Wednesday, March 16, 2011

Almost Home (Again)

This homecoming thing is complicated - damn complicated, I tell you!  I have been all over the map emotionally ever since I woke up yesterday morning.

I woke up and packed quickly, disappointed at how easy it was to shove enough for ten days into a suitcase.  I thought it should be more difficult; I thought that going from one home to another would involve more detritus.  But I suppose that Alex's flat isn't home at the moment, though she is a terribly gracious hostess, and my parents' house isn't home at the moment, and therefore how hard can it be to move from one transition to another?

Upon my arrival at Terminal 5 at Heathrow, I teared up.  The last time I had been to Terminal 5 was Christmas 2008, when Jon dropped me off at the airport for my flight home for the holidays.  We'd been dating for only two months at that point but I remember sobbing as he walked away, leaving me at security, and realizing for the first time that this relationship was going somewhere.  So, lo and behold, as I approached security I welled up embarrassingly.

The flight was uneventful: I willed myself to sleep for five hours and I watched Love and Other Drugs.  The movie probably should have made me reflect on how damaged and sick we all are, regardless of our bills of health, but all I could think was, "Dear God, please let me have Anne Hathaway's figure."  Way to be shallow, Betsy.

Arriving in Washington, DC was fine - until I got to the other side of the glass wall that separates customs from baggage claim at Dulles.  When I last arrived at Dulles, it was Thanksgiving and I was bringing Jon home to share the holiday with my whole family.  Standing there, on the other side of the glass wall, remembering how I stood in exactly that spot four months ago, impatiently waiting for my non-American boyfriend to clear customs so that we could go home and start enjoying the life I had left behind the previous June, I broke down.  I absolutely and unequivocally wept.  Passers-by smiled at me sympathetically, assuming that I was nervously awaiting a reunion, and I tried to smile back at them, shakily, but as I dried my eyes and straightened my back I realized one thing, one thing that I've rejected for years:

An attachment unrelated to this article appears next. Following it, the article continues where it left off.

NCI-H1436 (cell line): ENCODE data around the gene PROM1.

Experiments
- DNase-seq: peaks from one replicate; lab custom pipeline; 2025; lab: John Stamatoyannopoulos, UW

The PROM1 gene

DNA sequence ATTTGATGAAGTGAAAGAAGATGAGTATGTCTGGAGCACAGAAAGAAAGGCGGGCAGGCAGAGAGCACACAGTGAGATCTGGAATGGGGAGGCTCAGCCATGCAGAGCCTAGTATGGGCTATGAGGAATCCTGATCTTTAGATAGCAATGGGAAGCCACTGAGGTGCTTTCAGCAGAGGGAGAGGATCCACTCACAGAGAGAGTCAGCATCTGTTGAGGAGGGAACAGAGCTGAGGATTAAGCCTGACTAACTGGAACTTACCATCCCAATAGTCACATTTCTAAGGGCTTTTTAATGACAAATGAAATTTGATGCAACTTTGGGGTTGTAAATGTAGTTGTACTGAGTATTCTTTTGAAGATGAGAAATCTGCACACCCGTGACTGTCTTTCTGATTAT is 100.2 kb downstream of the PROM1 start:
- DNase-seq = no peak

You really can never go home again.


  1. Aw, I am so sorry :( I hope you have a nice visit home!

  2. Oh, Betsy... you CAN go home again... it's just that you've changed. Embrace it, and learn to cherish the things that have always made you happy about home while respecting and loving how you have grown. You can do it - we're all rooting you on. xx

  3. Danielle says it perfectly! So does Eavan Boland in her poem, The Pomegranate: "If I defer the grief, I diminish the gift."
    Have fun in the States - let your family fuss over you. You've accomplished so much already! I am new to your blog, and I love it. Carry on!

  4. Thanks for the love, guys - you're giving me a lot to think about! I promise I'm composing a more uplifting post at the moment.

    And welcome, Martha! Thanks for reading :)


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